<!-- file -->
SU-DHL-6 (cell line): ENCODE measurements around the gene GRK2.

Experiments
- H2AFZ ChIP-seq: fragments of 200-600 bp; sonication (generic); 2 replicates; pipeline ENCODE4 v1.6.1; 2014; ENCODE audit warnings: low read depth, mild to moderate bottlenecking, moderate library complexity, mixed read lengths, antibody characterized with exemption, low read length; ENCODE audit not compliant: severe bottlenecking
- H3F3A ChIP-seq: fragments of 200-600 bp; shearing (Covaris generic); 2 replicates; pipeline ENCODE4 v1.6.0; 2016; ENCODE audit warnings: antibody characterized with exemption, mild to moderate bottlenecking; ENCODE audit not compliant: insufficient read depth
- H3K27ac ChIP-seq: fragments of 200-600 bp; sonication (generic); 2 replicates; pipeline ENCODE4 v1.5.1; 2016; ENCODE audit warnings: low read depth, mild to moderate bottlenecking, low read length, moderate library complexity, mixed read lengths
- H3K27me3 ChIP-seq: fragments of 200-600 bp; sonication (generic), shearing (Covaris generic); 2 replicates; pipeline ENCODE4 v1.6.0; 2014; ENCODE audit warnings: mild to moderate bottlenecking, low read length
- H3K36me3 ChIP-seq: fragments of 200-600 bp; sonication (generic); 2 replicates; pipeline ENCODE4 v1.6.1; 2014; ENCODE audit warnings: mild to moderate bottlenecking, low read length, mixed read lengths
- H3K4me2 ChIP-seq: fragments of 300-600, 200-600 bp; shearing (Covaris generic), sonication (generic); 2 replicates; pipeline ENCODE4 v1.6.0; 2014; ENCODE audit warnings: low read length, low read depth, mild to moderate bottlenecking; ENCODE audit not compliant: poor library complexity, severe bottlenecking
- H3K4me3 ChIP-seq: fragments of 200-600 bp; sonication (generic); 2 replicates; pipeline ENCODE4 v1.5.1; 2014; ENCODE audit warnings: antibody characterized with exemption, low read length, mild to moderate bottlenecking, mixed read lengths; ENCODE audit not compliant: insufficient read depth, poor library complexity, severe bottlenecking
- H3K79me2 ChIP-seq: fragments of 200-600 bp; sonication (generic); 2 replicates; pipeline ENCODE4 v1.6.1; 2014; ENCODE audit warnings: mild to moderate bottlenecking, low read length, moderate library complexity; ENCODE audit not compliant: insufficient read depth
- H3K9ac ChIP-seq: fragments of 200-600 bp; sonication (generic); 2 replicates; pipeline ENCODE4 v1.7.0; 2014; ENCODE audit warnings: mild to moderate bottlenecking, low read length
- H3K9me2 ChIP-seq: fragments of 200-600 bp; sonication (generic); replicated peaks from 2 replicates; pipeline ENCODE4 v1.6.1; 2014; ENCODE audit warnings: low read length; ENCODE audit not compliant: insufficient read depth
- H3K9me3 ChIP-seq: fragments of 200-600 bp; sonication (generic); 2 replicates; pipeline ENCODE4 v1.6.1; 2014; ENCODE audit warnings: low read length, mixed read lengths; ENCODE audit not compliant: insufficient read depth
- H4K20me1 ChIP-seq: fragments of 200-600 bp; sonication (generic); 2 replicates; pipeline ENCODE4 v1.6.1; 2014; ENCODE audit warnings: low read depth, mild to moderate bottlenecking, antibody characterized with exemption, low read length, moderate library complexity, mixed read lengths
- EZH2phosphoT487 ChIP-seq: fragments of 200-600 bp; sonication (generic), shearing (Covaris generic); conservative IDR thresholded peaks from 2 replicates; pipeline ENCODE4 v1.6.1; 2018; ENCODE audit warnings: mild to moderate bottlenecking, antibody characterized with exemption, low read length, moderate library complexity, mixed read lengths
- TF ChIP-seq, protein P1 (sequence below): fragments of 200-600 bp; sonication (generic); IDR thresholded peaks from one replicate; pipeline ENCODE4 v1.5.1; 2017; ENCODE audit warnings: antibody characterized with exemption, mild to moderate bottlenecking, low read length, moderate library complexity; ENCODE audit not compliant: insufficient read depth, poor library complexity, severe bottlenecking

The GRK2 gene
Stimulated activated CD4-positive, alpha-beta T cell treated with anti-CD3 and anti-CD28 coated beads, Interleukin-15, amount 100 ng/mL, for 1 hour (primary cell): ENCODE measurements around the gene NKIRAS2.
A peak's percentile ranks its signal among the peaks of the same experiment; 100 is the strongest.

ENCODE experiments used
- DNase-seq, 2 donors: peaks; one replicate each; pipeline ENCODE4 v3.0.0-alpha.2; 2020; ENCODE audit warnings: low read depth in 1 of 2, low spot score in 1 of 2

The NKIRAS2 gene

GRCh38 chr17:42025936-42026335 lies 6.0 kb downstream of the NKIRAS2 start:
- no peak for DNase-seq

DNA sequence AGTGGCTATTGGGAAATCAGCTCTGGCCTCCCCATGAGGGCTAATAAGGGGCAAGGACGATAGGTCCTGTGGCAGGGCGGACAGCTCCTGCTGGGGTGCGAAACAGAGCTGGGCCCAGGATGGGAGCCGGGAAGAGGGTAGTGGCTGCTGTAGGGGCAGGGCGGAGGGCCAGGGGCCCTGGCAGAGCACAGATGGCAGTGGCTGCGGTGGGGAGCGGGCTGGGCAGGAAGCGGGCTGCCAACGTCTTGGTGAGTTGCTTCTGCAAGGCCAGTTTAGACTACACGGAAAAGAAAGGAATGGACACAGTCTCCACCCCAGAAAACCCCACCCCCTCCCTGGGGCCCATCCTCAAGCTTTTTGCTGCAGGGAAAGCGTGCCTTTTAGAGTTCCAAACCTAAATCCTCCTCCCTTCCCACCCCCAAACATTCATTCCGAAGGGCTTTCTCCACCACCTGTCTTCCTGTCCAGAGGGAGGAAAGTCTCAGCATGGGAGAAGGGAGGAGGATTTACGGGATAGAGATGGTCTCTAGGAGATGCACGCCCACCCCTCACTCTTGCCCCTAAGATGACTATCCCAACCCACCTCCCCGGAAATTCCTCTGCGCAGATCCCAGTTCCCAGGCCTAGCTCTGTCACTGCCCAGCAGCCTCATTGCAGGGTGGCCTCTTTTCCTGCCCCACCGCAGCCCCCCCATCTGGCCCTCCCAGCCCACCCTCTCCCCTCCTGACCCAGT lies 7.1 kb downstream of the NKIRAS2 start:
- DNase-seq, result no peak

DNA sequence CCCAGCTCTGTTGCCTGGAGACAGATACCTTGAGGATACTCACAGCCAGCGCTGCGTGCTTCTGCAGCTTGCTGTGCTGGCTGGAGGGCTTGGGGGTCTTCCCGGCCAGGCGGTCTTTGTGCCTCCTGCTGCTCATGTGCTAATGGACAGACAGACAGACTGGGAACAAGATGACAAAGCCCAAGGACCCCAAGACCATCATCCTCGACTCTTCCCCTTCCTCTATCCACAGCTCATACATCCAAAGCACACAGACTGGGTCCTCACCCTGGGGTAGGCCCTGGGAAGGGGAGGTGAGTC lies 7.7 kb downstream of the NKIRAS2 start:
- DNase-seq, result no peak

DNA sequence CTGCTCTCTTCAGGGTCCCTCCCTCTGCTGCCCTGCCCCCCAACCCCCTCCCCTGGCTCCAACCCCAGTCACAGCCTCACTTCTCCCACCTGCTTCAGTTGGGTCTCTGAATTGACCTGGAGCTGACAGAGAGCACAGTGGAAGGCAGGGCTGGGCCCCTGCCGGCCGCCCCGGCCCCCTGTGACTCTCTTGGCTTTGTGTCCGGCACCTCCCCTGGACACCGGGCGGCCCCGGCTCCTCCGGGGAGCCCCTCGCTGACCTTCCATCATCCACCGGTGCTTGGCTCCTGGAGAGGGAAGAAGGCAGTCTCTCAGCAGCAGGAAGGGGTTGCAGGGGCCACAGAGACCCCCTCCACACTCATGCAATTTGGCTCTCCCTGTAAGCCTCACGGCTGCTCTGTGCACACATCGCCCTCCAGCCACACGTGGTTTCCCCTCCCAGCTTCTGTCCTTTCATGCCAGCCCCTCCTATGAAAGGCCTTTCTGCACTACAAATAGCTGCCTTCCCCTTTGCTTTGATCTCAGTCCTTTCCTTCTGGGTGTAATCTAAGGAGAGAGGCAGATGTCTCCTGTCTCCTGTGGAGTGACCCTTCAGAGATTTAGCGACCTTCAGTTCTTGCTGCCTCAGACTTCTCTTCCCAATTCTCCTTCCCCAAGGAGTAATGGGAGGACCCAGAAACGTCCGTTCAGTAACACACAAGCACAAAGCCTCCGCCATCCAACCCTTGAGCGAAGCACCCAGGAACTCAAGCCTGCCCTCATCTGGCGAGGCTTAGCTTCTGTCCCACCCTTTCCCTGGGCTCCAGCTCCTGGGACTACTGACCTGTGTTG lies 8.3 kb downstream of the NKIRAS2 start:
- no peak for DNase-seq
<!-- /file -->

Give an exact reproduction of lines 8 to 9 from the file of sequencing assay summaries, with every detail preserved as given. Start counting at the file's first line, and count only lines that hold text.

- H3K4me2 ChIP-seq: fragments of 300-600, 200-600 bp; shearing (Covaris generic), sonication (generic); 2 replicates; pipeline ENCODE4 v1.6.0; 2014; ENCODE audit warnings: low read length, low read depth, mild to moderate bottlenecking; ENCODE audit not compliant: poor library complexity, severe bottlenecking
- H3K4me3 ChIP-seq: fragments of 200-600 bp; sonication (generic); 2 replicates; pipeline ENCODE4 v1.5.1; 2014; ENCODE audit warnings: antibody characterized with exemption, low read length, mild to moderate bottlenecking, mixed read lengths; ENCODE audit not compliant: insufficient read depth, poor library complexity, severe bottlenecking